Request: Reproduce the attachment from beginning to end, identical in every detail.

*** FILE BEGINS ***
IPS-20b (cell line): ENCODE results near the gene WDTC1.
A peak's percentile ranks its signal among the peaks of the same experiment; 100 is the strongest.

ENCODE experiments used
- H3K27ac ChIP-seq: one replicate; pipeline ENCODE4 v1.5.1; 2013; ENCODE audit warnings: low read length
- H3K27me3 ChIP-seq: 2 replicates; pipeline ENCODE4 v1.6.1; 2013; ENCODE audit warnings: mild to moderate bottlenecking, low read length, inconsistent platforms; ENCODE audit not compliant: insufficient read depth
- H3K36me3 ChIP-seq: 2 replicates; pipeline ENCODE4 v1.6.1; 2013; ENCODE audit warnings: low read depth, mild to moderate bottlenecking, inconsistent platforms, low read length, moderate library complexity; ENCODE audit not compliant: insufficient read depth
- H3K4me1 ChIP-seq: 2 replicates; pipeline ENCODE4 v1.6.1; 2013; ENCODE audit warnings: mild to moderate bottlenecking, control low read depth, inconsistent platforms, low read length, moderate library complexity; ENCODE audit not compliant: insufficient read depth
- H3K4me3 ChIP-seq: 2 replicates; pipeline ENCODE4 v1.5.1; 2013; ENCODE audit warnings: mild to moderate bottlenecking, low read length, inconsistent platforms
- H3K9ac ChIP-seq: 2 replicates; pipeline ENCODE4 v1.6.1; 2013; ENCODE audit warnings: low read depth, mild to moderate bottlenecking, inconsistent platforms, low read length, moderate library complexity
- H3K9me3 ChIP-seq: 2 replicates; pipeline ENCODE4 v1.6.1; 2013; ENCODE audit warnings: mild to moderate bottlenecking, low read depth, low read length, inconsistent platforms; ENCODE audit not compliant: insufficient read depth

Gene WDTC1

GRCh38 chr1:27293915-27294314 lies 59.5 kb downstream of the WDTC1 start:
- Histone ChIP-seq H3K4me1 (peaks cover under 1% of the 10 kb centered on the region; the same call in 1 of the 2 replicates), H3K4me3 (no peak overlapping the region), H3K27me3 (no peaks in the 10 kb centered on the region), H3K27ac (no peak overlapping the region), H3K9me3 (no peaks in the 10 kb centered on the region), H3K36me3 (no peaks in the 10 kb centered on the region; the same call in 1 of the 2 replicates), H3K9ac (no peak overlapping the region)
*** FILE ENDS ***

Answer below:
IPS-20b (cell line): ENCODE results near the gene WDTC1.
A peak's percentile ranks its signal among the peaks of the same experiment; 100 is the strongest.

ENCODE experiments used
- H3K27ac ChIP-seq: one replicate; pipeline ENCODE4 v1.5.1; 2013; ENCODE audit warnings: low read length
- H3K27me3 ChIP-seq: 2 replicates; pipeline ENCODE4 v1.6.1; 2013; ENCODE audit warnings: mild to moderate bottlenecking, low read length, inconsistent platforms; ENCODE audit not compliant: insufficient read depth
- H3K36me3 ChIP-seq: 2 replicates; pipeline ENCODE4 v1.6.1; 2013; ENCODE audit warnings: low read depth, mild to moderate bottlenecking, inconsistent platforms, low read length, moderate library complexity; ENCODE audit not compliant: insufficient read depth
- H3K4me1 ChIP-seq: 2 replicates; pipeline ENCODE4 v1.6.1; 2013; ENCODE audit warnings: mild to moderate bottlenecking, control low read depth, inconsistent platforms, low read length, moderate library complexity; ENCODE audit not compliant: insufficient read depth
- H3K4me3 ChIP-seq: 2 replicates; pipeline ENCODE4 v1.5.1; 2013; ENCODE audit warnings: mild to moderate bottlenecking, low read length, inconsistent platforms
- H3K9ac ChIP-seq: 2 replicates; pipeline ENCODE4 v1.6.1; 2013; ENCODE audit warnings: low read depth, mild to moderate bottlenecking, inconsistent platforms, low read length, moderate library complexity
- H3K9me3 ChIP-seq: 2 replicates; pipeline ENCODE4 v1.6.1; 2013; ENCODE audit warnings: mild to moderate bottlenecking, low read depth, low read length, inconsistent platforms; ENCODE audit not compliant: insufficient read depth

Gene WDTC1

GRCh38 chr1:27293915-27294314 lies 59.5 kb downstream of the WDTC1 start:
- Histone ChIP-seq H3K4me1 (peaks cover under 1% of the 10 kb centered on the region; the same call in 1 of the 2 replicates), H3K4me3 (no peak overlapping the region), H3K27me3 (no peaks in the 10 kb centered on the region), H3K27ac (no peak overlapping the region), H3K9me3 (no peaks in the 10 kb centered on the region), H3K36me3 (no peaks in the 10 kb centered on the region; the same call in 1 of the 2 replicates), H3K9ac (no peak overlapping the region)